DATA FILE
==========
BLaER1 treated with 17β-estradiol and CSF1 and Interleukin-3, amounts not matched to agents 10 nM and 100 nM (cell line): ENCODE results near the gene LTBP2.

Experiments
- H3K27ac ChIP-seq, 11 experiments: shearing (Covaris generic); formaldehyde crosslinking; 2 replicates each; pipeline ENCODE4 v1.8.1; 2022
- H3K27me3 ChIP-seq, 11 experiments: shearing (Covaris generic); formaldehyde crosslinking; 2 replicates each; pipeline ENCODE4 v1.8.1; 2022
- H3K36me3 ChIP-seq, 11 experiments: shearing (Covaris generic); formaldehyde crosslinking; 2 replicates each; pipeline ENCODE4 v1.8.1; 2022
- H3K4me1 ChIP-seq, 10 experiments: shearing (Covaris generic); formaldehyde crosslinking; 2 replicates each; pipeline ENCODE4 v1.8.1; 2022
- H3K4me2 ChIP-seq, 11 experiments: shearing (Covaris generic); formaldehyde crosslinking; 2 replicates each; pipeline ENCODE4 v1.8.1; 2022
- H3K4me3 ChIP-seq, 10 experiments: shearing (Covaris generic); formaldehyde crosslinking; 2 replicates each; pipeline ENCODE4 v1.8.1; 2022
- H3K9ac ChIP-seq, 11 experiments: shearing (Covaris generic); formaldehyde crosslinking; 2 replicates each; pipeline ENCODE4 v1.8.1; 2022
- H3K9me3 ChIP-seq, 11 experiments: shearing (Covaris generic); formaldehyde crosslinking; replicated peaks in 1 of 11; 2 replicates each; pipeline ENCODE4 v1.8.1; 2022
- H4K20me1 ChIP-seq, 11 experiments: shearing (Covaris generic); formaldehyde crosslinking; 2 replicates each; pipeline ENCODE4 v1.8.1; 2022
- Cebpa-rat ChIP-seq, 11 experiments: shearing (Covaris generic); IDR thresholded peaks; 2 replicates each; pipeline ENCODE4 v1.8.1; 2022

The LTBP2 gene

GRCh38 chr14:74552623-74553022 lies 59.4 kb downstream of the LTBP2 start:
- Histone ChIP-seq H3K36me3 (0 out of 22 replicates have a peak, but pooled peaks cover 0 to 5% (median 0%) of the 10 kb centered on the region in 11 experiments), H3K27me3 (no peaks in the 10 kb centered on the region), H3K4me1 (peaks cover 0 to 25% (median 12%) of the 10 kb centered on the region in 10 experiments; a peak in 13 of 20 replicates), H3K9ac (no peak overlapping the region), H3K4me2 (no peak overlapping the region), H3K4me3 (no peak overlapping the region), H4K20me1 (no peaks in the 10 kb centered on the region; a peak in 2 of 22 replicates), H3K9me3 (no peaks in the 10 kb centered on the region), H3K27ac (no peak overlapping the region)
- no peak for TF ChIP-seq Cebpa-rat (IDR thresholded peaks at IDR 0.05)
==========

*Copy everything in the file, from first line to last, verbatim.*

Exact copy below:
BLaER1 treated with 17β-estradiol and CSF1 and Interleukin-3, amounts not matched to agents 10 nM and 100 nM (cell line): ENCODE results near the gene LTBP2.

Experiments
- H3K27ac ChIP-seq, 11 experiments: shearing (Covaris generic); formaldehyde crosslinking; 2 replicates each; pipeline ENCODE4 v1.8.1; 2022
- H3K27me3 ChIP-seq, 11 experiments: shearing (Covaris generic); formaldehyde crosslinking; 2 replicates each; pipeline ENCODE4 v1.8.1; 2022
- H3K36me3 ChIP-seq, 11 experiments: shearing (Covaris generic); formaldehyde crosslinking; 2 replicates each; pipeline ENCODE4 v1.8.1; 2022
- H3K4me1 ChIP-seq, 10 experiments: shearing (Covaris generic); formaldehyde crosslinking; 2 replicates each; pipeline ENCODE4 v1.8.1; 2022
- H3K4me2 ChIP-seq, 11 experiments: shearing (Covaris generic); formaldehyde crosslinking; 2 replicates each; pipeline ENCODE4 v1.8.1; 2022
- H3K4me3 ChIP-seq, 10 experiments: shearing (Covaris generic); formaldehyde crosslinking; 2 replicates each; pipeline ENCODE4 v1.8.1; 2022
- H3K9ac ChIP-seq, 11 experiments: shearing (Covaris generic); formaldehyde crosslinking; 2 replicates each; pipeline ENCODE4 v1.8.1; 2022
- H3K9me3 ChIP-seq, 11 experiments: shearing (Covaris generic); formaldehyde crosslinking; replicated peaks in 1 of 11; 2 replicates each; pipeline ENCODE4 v1.8.1; 2022
- H4K20me1 ChIP-seq, 11 experiments: shearing (Covaris generic); formaldehyde crosslinking; 2 replicates each; pipeline ENCODE4 v1.8.1; 2022
- Cebpa-rat ChIP-seq, 11 experiments: shearing (Covaris generic); IDR thresholded peaks; 2 replicates each; pipeline ENCODE4 v1.8.1; 2022

The LTBP2 gene

GRCh38 chr14:74552623-74553022 lies 59.4 kb downstream of the LTBP2 start:
- Histone ChIP-seq H3K36me3 (0 out of 22 replicates have a peak, but pooled peaks cover 0 to 5% (median 0%) of the 10 kb centered on the region in 11 experiments), H3K27me3 (no peaks in the 10 kb centered on the region), H3K4me1 (peaks cover 0 to 25% (median 12%) of the 10 kb centered on the region in 10 experiments; a peak in 13 of 20 replicates), H3K9ac (no peak overlapping the region), H3K4me2 (no peak overlapping the region), H3K4me3 (no peak overlapping the region), H4K20me1 (no peaks in the 10 kb centered on the region; a peak in 2 of 22 replicates), H3K9me3 (no peaks in the 10 kb centered on the region), H3K27ac (no peak overlapping the region)
- no peak for TF ChIP-seq Cebpa-rat (IDR thresholded peaks at IDR 0.05)